“From our perspective, the district is in a good place. There is good leadership, there are few vacancies, and any rush years back to try and charterize parts of the district were unnecessary and unwarranted. With a continued focus and dedicated resources the future is bright for Chester-Upland School district from our positions as a stakeholder group representing district employees,” the statement read.
Nichols dismisses any charter school takeover under his watch
CUSD has been in the spotlight for quite some time. Many deemed it an education catastrophe after the underfunded and underperforming district went into Financial Recovery Status with the state Department of Education in 2012. Since then, a court-appointed receiver — not a local school board — has controlled the district’s actions.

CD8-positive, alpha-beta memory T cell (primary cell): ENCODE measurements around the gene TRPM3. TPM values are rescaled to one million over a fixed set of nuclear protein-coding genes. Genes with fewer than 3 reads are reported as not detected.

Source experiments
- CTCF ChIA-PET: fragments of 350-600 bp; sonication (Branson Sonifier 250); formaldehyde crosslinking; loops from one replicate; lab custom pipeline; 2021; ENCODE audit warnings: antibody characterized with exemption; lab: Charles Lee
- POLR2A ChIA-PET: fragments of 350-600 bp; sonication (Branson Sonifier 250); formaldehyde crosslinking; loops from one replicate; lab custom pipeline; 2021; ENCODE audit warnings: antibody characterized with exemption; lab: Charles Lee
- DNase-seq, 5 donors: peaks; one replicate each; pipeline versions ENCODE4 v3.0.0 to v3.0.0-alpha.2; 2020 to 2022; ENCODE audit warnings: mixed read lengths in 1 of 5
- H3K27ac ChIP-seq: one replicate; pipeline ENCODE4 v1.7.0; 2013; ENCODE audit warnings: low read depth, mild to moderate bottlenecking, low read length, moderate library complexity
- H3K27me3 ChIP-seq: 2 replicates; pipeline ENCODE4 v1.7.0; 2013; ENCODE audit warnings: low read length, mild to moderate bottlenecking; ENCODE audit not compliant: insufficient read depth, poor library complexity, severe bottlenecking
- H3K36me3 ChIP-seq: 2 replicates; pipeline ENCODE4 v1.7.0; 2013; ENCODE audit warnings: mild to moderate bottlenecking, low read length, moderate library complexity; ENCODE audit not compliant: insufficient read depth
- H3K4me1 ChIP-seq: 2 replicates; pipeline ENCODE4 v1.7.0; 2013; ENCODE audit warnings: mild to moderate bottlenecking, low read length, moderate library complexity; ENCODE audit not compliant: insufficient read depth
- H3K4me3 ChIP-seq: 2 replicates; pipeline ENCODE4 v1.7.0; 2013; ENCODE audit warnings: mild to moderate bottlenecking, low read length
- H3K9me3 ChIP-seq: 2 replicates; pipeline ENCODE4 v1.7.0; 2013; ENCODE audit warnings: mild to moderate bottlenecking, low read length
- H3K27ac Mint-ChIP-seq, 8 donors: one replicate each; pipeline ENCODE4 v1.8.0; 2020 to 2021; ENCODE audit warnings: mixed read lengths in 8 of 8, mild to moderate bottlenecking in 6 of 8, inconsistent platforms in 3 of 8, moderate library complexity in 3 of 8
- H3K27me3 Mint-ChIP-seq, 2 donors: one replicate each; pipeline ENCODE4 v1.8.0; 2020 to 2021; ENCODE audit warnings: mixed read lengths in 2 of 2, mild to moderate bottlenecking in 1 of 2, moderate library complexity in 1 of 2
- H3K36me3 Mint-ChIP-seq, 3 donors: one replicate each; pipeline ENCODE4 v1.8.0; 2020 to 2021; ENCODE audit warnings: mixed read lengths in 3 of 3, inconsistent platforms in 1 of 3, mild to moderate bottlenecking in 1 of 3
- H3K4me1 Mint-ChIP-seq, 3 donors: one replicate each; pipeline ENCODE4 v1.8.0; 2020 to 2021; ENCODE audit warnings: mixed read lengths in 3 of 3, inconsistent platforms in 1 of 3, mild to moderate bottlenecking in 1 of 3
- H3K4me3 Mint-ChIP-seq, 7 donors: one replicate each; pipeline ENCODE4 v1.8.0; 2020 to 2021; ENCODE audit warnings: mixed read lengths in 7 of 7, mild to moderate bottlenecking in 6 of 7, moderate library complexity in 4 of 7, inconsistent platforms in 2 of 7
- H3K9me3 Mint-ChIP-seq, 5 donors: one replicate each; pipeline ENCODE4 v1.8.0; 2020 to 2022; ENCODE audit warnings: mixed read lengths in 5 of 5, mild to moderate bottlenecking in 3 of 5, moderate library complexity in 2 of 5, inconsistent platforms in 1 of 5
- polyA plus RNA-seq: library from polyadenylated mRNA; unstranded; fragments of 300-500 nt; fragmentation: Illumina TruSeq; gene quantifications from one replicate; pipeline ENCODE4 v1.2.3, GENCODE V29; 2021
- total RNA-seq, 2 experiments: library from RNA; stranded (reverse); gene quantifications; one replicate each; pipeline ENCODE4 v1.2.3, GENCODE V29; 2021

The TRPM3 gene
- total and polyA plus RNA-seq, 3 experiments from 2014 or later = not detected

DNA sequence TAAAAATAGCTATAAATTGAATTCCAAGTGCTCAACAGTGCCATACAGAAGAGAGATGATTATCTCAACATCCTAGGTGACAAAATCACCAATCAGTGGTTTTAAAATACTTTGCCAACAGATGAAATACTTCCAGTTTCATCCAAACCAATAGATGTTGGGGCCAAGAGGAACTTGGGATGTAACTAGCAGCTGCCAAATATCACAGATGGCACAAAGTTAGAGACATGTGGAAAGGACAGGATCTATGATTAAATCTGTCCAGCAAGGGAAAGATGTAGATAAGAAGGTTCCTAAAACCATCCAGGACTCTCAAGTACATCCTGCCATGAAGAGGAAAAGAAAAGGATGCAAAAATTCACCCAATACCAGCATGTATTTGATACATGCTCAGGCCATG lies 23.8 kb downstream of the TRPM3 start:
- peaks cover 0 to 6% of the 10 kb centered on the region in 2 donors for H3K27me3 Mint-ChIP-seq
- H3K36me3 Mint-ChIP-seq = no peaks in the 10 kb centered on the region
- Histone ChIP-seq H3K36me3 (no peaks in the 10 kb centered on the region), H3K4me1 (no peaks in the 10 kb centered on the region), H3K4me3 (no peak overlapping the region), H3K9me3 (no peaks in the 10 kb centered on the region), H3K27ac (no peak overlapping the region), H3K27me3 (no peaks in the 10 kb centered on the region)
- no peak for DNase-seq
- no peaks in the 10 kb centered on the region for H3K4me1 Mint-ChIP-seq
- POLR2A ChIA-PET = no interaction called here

But in 2019, Chester Community Charter School filed a petition to pass all of the K-8 schools in the district over to charter operations. While Judge Dozer initially blocked the first request, he allowed a variation of the petition to go through. The district began accepting proposals from a handful of charters looking to take control of the embattled school system.
In a surprising turn of events, Juan Baughn, the district’s previous court-appointed receiver, formally rejected all three proposals submitted by charter operators to take over the eight public schools within CUSD in June 2021. Baughn retired later that summer.
Parents and teachers alike were shocked to see Dozor select Nichols, the City of Chester’s chief financial officer who had no background in education, to be the interim receiver despite objections from the state.